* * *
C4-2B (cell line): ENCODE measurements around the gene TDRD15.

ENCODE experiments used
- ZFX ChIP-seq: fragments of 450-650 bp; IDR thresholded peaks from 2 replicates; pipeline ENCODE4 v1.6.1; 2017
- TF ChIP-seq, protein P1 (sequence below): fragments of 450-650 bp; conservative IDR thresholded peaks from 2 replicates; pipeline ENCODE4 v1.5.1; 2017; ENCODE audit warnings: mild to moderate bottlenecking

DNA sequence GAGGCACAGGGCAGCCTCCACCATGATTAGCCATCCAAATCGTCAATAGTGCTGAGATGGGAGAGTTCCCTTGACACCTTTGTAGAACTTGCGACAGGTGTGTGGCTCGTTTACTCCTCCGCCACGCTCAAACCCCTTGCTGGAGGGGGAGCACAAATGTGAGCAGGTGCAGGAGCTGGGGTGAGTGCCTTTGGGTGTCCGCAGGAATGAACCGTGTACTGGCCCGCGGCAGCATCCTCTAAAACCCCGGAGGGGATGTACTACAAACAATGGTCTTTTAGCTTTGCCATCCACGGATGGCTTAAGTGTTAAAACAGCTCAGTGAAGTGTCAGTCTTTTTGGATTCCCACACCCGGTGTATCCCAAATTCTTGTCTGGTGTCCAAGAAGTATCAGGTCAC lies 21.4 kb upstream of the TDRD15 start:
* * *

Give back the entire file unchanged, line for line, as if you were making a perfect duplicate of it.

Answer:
C4-2B (cell line): ENCODE measurements around the gene TDRD15.

ENCODE experiments used
- ZFX ChIP-seq: fragments of 450-650 bp; IDR thresholded peaks from 2 replicates; pipeline ENCODE4 v1.6.1; 2017
- TF ChIP-seq, protein P1 (sequence below): fragments of 450-650 bp; conservative IDR thresholded peaks from 2 replicates; pipeline ENCODE4 v1.5.1; 2017; ENCODE audit warnings: mild to moderate bottlenecking

DNA sequence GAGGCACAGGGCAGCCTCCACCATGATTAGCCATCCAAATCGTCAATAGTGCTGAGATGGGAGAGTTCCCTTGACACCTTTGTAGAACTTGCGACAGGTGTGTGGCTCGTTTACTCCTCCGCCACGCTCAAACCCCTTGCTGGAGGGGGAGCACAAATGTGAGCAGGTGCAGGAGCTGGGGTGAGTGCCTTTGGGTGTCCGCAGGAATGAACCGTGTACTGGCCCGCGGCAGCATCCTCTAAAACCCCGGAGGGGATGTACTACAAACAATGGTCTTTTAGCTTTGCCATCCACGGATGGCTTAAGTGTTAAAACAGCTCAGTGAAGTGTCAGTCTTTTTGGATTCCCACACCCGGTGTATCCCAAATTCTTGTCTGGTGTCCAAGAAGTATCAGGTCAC lies 21.4 kb upstream of the TDRD15 start: